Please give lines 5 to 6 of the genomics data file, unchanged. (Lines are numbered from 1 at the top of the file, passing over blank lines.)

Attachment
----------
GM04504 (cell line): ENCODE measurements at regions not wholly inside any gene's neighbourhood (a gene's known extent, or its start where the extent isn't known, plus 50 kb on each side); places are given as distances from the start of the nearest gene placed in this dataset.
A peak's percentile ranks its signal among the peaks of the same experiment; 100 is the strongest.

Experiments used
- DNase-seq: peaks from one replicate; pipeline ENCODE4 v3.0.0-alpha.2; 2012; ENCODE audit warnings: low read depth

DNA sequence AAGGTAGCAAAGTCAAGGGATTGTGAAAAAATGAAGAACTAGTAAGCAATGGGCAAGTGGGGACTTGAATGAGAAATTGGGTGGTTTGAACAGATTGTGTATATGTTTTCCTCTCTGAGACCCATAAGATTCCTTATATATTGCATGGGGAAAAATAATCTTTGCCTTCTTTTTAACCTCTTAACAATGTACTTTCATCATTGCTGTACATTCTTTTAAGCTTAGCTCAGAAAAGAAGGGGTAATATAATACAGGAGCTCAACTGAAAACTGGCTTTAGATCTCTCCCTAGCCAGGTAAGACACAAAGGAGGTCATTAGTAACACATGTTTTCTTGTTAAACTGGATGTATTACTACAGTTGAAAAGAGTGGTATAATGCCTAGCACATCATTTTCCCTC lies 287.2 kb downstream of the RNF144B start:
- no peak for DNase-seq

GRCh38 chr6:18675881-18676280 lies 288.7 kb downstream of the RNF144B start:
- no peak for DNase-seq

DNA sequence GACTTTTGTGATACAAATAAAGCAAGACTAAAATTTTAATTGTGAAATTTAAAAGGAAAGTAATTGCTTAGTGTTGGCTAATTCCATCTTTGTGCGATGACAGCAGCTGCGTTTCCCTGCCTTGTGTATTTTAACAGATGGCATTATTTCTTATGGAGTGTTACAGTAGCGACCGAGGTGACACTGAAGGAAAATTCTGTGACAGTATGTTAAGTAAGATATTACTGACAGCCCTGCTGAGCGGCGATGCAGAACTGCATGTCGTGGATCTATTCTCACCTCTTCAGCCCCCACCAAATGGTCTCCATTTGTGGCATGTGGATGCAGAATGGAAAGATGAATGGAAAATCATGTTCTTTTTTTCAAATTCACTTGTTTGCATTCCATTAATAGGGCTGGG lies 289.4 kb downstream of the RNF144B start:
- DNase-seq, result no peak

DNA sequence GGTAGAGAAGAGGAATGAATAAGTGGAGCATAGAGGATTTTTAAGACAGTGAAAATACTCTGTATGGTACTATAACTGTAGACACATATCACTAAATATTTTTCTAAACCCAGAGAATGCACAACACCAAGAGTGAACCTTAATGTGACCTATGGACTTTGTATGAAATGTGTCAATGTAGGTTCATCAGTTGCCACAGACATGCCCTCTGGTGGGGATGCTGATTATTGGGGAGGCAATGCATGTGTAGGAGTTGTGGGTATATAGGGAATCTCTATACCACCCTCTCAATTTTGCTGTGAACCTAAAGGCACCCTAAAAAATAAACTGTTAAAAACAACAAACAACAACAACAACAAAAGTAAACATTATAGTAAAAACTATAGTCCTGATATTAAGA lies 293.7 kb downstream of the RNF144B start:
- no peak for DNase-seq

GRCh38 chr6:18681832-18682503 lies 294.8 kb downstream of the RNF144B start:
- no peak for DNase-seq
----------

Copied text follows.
DNA sequence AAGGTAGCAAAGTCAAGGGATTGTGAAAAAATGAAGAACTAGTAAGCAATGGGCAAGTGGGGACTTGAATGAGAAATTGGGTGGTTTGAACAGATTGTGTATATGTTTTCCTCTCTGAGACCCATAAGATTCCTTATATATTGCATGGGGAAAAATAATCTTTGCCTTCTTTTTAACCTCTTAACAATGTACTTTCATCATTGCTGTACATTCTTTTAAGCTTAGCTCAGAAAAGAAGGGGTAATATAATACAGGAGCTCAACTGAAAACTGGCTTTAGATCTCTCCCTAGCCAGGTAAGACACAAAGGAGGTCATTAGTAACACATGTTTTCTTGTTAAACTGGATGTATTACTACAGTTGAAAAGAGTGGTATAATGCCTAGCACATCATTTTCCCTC lies 287.2 kb downstream of the RNF144B start:
- no peak for DNase-seq